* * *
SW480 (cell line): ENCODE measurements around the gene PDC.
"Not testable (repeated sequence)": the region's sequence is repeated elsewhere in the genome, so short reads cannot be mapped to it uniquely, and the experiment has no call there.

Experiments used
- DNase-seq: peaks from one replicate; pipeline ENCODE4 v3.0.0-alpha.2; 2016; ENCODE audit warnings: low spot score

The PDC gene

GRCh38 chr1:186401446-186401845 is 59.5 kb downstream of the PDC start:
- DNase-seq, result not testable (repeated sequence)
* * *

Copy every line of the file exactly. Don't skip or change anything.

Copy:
SW480 (cell line): ENCODE measurements around the gene PDC.
"Not testable (repeated sequence)": the region's sequence is repeated elsewhere in the genome, so short reads cannot be mapped to it uniquely, and the experiment has no call there.

Experiments used
- DNase-seq: peaks from one replicate; pipeline ENCODE4 v3.0.0-alpha.2; 2016; ENCODE audit warnings: low spot score

The PDC gene

GRCh38 chr1:186401446-186401845 is 59.5 kb downstream of the PDC start:
- DNase-seq, result not testable (repeated sequence)